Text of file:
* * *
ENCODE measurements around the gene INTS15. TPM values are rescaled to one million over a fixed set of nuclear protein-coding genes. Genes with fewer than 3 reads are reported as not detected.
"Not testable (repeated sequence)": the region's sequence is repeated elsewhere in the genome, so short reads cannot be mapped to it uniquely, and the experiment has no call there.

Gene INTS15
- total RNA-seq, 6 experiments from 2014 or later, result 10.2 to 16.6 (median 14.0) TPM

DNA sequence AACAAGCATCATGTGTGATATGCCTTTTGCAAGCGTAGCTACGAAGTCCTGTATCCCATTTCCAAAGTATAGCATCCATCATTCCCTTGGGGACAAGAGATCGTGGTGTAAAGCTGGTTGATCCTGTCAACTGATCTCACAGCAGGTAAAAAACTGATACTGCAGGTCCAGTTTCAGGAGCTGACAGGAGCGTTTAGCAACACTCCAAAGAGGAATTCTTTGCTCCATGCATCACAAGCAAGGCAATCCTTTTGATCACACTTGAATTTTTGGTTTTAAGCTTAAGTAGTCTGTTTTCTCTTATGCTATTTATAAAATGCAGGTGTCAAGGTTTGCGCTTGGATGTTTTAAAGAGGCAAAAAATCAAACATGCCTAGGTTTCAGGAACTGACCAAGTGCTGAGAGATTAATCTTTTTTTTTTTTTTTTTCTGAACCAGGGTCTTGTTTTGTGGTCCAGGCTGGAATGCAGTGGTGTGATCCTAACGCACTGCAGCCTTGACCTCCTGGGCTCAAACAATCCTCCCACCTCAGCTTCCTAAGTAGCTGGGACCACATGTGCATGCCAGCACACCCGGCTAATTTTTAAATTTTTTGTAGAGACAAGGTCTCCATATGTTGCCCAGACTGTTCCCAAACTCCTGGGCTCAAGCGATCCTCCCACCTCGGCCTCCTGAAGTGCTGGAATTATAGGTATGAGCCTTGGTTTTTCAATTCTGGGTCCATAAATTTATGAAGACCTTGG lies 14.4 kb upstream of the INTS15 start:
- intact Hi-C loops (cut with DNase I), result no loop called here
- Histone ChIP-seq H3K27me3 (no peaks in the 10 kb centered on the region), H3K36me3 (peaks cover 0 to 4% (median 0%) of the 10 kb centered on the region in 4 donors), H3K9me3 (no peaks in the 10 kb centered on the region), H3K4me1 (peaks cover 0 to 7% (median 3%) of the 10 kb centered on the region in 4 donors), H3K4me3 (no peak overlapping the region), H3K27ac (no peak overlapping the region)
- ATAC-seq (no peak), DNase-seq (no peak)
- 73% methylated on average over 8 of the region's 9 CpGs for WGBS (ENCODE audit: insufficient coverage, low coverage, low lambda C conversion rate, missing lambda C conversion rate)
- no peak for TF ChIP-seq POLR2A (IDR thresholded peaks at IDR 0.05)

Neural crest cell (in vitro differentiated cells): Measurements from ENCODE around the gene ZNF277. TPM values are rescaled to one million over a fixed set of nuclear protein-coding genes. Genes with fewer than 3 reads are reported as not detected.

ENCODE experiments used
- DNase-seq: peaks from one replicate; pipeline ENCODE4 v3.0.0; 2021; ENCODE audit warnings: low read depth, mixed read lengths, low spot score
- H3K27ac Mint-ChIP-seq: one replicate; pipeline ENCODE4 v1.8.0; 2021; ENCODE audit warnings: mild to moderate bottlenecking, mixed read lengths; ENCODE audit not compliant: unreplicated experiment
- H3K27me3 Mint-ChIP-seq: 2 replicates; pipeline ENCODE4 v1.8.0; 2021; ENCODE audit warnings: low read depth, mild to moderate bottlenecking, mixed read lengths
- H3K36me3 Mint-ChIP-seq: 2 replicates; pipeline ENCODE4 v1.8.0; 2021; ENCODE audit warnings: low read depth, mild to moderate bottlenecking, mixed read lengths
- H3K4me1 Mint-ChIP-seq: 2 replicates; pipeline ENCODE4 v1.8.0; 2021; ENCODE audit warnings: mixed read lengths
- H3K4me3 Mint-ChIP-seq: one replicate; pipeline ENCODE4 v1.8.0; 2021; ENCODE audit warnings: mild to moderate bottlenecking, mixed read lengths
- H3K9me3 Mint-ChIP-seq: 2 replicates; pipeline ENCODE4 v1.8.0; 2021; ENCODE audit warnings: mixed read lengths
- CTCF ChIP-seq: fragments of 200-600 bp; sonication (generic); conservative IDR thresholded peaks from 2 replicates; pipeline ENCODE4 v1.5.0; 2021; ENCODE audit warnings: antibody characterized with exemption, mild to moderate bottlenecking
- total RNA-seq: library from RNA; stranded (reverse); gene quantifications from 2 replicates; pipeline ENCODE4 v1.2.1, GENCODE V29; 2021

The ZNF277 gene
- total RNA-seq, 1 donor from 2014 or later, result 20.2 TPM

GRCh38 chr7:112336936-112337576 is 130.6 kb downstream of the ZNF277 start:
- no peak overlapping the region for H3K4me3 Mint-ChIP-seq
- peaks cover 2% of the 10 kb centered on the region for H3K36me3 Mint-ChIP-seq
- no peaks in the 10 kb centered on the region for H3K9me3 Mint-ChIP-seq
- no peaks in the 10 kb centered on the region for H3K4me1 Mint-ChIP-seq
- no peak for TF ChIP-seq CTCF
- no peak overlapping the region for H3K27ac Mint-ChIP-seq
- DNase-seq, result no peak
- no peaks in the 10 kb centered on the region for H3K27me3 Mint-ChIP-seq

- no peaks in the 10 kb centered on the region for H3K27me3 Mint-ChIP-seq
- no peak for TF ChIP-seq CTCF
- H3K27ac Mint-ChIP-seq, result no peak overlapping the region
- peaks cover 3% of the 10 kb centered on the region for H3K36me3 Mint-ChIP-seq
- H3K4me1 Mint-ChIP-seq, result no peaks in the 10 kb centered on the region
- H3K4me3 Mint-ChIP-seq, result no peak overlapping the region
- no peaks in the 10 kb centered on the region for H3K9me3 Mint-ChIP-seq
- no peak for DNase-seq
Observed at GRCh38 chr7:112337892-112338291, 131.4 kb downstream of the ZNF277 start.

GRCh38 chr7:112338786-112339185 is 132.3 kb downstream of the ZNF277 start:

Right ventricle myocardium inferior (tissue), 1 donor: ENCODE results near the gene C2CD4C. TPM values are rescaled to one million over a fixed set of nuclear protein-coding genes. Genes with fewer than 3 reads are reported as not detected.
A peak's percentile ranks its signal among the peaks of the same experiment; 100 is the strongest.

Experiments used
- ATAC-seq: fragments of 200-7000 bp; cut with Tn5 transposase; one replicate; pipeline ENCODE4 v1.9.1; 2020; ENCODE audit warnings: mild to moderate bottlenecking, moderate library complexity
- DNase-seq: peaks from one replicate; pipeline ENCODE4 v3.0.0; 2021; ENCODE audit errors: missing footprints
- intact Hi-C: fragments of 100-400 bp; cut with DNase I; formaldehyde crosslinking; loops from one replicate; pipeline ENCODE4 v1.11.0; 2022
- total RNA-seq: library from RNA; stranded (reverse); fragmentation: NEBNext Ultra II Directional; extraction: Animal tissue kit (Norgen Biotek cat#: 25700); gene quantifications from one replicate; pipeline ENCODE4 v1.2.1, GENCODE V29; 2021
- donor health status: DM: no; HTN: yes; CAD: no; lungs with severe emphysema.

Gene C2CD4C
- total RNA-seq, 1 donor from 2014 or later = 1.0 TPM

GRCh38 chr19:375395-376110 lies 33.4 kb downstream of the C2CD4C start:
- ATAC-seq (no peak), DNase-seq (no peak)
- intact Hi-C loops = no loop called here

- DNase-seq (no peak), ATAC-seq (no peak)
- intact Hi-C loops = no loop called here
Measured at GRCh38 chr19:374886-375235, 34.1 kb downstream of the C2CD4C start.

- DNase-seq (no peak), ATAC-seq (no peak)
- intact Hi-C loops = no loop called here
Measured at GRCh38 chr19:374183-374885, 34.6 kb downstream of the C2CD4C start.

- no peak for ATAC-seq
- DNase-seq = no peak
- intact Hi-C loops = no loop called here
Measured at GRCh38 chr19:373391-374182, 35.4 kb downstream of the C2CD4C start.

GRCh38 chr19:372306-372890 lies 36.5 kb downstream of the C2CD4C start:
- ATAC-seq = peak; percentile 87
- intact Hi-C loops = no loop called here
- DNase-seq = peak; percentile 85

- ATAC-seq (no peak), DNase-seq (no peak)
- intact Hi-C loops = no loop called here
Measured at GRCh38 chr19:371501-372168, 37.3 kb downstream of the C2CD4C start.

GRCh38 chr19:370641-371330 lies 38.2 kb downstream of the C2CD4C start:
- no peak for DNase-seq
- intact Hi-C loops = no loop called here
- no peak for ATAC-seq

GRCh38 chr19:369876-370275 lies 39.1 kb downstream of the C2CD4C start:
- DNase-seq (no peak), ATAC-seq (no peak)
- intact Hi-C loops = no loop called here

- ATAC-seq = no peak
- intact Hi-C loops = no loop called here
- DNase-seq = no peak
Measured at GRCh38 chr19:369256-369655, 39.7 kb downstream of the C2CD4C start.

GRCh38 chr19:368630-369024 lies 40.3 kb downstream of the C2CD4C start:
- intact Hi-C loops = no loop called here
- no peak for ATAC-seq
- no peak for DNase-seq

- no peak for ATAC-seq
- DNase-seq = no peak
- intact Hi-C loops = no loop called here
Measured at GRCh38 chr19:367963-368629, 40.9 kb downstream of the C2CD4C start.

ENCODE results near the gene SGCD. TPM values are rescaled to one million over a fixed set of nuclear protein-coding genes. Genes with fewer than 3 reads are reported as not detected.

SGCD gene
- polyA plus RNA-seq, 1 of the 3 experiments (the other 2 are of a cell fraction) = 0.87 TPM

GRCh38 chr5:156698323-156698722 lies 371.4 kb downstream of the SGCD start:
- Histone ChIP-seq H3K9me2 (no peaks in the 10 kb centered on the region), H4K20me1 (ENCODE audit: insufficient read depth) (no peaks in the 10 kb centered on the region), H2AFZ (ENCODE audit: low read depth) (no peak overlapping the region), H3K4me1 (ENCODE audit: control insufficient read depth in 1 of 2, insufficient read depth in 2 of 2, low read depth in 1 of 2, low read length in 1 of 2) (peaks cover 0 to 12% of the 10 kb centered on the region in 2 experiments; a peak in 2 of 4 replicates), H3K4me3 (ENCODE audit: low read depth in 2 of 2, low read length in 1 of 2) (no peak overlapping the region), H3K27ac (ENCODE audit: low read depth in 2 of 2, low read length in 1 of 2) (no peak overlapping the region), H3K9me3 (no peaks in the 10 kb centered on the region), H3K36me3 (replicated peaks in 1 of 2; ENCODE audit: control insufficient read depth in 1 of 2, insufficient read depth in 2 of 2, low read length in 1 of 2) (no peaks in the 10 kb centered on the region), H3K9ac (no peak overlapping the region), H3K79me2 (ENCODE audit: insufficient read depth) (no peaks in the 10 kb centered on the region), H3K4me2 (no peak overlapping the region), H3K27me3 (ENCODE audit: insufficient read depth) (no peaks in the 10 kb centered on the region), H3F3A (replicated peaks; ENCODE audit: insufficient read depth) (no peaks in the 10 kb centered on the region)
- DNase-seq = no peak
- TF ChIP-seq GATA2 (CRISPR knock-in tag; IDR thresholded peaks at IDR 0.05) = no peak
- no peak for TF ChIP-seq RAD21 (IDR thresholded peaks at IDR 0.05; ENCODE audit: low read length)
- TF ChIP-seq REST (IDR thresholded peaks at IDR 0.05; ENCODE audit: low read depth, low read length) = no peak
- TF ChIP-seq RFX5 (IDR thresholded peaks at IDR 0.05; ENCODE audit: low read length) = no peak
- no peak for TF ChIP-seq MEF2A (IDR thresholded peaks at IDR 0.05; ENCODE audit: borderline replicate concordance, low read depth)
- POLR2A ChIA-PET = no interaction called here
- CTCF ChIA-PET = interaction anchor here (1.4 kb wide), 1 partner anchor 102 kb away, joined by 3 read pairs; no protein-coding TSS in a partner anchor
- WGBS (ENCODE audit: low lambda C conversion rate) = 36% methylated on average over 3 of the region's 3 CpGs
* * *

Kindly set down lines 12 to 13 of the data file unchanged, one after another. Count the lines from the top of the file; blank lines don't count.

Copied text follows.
ENCODE experiments used
- DNase-seq: peaks from one replicate; pipeline ENCODE4 v3.0.0; 2021; ENCODE audit warnings: low read depth, mixed read lengths, low spot score